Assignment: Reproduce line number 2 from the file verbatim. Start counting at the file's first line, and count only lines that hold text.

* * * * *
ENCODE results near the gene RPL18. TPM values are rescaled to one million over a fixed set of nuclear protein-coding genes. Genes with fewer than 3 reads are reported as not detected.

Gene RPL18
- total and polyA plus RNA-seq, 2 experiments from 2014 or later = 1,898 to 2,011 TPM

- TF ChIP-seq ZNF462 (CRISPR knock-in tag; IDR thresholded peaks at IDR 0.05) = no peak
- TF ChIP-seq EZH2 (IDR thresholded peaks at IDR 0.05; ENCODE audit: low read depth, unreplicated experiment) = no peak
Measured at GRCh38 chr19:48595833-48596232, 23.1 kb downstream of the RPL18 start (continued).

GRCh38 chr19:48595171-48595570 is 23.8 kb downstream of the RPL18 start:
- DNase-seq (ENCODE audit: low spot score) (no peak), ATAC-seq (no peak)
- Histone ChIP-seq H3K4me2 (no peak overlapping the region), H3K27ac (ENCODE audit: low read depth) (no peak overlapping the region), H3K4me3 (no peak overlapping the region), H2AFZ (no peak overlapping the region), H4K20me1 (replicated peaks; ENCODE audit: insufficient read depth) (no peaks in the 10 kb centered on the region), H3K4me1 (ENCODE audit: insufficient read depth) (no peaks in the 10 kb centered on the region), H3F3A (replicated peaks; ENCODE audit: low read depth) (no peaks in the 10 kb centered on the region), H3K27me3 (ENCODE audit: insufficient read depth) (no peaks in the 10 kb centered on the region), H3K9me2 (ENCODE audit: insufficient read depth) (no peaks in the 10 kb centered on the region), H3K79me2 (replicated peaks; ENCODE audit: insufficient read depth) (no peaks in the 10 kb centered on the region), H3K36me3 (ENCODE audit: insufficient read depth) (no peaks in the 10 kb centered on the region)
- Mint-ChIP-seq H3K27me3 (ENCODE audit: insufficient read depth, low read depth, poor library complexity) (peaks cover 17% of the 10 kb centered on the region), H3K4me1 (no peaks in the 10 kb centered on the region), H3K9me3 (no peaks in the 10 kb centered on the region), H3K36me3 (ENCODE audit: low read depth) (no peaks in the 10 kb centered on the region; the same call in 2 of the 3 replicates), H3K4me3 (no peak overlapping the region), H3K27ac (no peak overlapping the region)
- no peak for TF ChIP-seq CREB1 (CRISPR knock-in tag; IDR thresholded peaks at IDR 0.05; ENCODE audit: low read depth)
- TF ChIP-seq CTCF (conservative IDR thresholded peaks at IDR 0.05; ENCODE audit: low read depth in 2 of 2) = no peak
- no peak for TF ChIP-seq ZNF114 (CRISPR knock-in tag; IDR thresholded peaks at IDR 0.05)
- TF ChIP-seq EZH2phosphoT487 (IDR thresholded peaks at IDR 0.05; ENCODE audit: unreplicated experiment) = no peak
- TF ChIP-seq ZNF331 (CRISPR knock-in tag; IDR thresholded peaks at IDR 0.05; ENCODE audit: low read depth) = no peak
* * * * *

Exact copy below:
Gene RPL18